Let me skip the Hegelian Speculation and the Aristotelian Reasoning. I am more interested in Speculative Logic or Logical Speculation as a tool for studying culture, considering culture as a reality where there are parts of it that are immaterial, abstract, and unobservable. I think we can still study a whole house even if we only see its front porch.
The latest news back home has been the ongoing public impeachment trial of the Chief Justice of the Philippine Supreme Court. Every night since last week, I have kept my international radio on to listen to the probing questions of the senators composing the impeachment court, the accusations of the prosecution in their articles, and the brilliance of the defense in defending the Chief Justice. The defense lawyers' arguments are mostly technical and legally verbatim expressed to suppress the truth and save their client. "Objection, your honor, Sir" is their mantra.
Without technical arguments and convoluted legalities, it is clear to me that the Chief Justice is guilty of perjury, tax evasion, graft and corruption, and ill-gotten wealth. His only source of income is from the Supreme Court. He earns around ten thousand dollars a year but his cash, savings, and properties acquired while in the Court can reach as much as a million dollars. A Supreme Court ruling the Chief Justice himself penned years ago says that if income is not enough to explain assets and properties, there is a case of ill-gotten wealth and graft and corruption. His logic is speculative, and I find it cultural and interesting.
I grew up in a culture where proof is not always material but abstract and logical. If there are two people in the house without domestic animals, and an apple on the table suddenly vanishes, either of the two eats it. If I don't eat it, my brother does. This kind of reasoning is irrefutable in my culture. Denying it will only escalate into arguments and, worse, violence. We even have words for the denial. "Linlangin" is to fool, and "mata-matahon" is to make one blind. The second word is interesting as it suggests that knowing through reasoning is akin to seeing. To make one blind is more than an insult. It is a subtle way of expressing that one is an idiot.
My ageing parents still possess this speculative logic. They make reasons why I cannot visit them without asking me. Their reasons are always valid and true. Instead of thinking about my broken car, they thought of my busy job as the reason why I could not be with them. I could take a bus anytime. When I was a kid, they could tell I did not do my homework by just looking at the sweat on my brow and the mud on my slippers and without checking my notebooks. They knew I took a coin from my piggy bank because of the lollipop I licked. When my younger brother cried because someone ate his chocolate bar, I got the reprimand; my other brother had a toothache.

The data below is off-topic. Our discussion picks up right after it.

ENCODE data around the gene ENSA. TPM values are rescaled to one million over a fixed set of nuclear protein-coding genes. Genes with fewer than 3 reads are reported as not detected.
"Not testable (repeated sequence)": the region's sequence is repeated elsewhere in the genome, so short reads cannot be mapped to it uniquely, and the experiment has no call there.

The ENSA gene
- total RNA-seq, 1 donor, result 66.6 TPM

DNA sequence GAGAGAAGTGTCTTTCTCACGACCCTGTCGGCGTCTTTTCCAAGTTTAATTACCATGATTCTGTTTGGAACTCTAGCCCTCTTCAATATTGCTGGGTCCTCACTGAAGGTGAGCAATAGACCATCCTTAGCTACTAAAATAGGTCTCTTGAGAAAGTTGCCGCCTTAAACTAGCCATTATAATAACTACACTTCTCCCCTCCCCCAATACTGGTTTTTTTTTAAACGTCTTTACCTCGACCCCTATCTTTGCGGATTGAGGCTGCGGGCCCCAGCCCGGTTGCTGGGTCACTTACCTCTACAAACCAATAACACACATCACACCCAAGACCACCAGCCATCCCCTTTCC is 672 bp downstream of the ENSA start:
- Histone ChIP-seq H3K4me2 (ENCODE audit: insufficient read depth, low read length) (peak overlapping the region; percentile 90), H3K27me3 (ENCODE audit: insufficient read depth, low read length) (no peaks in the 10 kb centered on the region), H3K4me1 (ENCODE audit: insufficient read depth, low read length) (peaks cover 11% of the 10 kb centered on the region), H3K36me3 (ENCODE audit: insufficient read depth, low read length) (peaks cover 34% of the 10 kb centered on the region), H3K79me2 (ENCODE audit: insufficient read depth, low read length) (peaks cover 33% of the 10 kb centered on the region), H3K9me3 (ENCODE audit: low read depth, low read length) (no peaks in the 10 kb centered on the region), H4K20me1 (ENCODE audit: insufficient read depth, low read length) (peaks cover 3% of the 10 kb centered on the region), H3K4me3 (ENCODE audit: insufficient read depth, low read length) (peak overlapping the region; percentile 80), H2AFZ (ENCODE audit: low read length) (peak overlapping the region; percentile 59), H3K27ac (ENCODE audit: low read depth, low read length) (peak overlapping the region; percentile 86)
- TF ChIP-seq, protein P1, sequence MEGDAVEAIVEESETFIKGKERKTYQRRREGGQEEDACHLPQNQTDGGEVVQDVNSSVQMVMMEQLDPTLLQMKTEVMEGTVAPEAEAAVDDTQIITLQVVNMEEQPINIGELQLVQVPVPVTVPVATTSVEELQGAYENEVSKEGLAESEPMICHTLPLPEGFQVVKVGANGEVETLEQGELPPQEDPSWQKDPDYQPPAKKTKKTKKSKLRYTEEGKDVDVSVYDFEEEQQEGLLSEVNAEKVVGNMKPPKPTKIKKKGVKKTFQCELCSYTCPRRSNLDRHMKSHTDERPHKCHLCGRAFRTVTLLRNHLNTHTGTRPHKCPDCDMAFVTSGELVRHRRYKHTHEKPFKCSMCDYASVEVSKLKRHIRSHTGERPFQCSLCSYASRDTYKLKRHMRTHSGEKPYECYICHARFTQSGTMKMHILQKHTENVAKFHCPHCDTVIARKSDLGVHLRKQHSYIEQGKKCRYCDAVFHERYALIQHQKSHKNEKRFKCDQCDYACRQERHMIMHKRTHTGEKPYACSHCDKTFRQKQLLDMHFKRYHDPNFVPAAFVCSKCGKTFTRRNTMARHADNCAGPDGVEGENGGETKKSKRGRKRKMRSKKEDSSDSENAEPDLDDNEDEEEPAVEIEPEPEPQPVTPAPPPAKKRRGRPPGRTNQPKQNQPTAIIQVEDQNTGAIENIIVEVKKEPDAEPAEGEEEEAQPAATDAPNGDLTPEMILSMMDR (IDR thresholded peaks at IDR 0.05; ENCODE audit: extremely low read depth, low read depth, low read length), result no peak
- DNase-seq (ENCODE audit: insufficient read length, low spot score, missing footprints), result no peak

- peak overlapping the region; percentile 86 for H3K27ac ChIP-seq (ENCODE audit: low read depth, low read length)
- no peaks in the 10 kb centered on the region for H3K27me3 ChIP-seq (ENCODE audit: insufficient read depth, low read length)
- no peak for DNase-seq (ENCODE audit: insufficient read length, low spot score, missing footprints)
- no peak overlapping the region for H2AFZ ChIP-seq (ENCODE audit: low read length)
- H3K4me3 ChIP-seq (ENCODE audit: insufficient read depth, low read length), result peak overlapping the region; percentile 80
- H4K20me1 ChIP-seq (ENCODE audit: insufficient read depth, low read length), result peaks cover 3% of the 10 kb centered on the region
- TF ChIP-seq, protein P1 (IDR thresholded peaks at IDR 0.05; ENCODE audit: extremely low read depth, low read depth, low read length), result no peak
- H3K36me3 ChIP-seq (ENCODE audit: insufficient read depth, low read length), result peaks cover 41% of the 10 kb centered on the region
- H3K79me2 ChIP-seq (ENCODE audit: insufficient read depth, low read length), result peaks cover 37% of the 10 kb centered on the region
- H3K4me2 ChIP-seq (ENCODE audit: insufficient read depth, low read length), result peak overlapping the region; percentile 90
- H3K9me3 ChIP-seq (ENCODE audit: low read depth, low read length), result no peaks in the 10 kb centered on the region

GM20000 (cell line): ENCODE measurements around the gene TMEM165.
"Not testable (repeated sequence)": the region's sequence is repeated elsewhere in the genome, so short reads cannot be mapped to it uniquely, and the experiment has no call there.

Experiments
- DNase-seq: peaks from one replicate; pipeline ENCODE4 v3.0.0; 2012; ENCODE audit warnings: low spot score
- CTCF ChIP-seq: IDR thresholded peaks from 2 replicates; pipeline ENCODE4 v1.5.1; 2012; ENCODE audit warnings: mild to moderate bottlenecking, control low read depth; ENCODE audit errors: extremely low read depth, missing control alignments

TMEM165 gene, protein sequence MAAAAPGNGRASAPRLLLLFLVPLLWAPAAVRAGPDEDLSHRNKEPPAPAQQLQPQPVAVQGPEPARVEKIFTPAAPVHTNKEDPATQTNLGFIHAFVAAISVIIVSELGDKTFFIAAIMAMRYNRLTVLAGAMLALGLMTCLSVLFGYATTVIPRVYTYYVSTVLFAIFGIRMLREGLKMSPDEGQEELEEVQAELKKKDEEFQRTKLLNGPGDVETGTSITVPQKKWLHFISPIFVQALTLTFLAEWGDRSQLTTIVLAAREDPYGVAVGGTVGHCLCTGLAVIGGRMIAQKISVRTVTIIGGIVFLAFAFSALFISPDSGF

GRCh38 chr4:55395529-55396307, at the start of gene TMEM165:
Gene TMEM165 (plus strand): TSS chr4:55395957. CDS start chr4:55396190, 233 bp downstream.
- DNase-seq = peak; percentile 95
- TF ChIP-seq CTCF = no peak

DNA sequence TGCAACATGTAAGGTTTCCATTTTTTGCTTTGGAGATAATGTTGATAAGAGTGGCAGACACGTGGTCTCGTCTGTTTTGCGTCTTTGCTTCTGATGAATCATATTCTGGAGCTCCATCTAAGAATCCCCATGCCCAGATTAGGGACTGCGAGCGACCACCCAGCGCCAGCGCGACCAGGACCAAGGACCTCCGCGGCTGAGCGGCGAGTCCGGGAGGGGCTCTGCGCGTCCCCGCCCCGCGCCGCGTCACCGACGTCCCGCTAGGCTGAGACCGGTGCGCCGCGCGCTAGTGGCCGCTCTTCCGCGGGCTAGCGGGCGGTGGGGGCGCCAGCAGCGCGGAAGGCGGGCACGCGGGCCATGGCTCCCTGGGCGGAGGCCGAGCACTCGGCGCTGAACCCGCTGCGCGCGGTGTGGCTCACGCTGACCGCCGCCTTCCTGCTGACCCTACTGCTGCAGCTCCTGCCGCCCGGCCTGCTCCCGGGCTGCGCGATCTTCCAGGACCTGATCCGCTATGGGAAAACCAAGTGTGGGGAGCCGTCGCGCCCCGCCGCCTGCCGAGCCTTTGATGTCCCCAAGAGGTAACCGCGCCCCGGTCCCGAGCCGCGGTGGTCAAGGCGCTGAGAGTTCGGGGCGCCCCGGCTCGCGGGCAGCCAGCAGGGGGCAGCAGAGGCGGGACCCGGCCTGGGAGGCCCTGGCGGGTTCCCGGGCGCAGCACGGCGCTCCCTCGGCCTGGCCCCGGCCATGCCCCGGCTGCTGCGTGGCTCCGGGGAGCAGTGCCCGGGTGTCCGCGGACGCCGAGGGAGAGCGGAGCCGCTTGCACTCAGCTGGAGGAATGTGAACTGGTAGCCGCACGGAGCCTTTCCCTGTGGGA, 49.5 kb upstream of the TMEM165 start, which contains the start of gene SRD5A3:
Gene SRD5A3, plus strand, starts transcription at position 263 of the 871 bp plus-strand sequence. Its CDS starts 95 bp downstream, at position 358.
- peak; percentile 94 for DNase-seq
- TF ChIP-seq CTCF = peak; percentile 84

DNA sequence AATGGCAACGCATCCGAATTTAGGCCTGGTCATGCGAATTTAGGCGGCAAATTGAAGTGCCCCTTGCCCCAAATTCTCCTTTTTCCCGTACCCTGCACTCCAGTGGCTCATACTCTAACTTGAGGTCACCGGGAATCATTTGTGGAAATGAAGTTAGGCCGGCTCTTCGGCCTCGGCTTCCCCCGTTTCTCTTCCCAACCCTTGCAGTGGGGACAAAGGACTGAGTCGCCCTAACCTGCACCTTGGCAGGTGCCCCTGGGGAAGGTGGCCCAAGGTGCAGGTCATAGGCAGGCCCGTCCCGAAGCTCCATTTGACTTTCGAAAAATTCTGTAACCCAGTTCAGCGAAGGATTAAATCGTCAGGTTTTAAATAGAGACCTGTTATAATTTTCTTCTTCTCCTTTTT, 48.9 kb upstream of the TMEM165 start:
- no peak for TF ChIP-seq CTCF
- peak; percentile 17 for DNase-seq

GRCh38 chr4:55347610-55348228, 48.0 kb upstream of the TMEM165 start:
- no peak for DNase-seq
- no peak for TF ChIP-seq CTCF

The question I want to explore here is whether we can use such reasoning in studying culture. In the absence of material evidence or objective observation, can we logically speculate? I am more in the affirmative on this one. When I saw shards of Ming vases and plates under the coconut tree in the rice field where I used to watch and count hopping minnows, I thought of China and early Chinese traders. The pieces of material evidence, to some who are quick to conclude, were enough to prove the link between China and my village. I thought otherwise. My grandmother was fond of Chinese ceramics and antiques. This shows that even an artifact that is material can lead someone to a faulty conclusion.
Again, in the absence of artifacts, historical records, and ethnography, can we speculate? How do we consider hoarding, for example, as a primitive economic activity of early gatherers? Unfortunately, we do not have any material evidence, visual or textual, regarding primitive hoarding. The early cave painters did not leave us a clue. Using Logical Speculation or Speculative Logic, I can reason out that the gatherers would hoard berries, for example, in a faraway field because they would not go there again until next season or gathering expedition. Hoarding, therefore, was part of their nomadic way of life. I can also add that they hoarded to have enough supply to distribute for exchange (a barter/trade with hunters, for example) or to keep for the group's food security. Ergo, hoarding helped them avoid intra-conflict since limited supply would mean fierce competition. My reasoning is speculative. Is my logic sound? I like to think so. Although the porch is not the house, what we can logically think of it will lead us to what can be inside.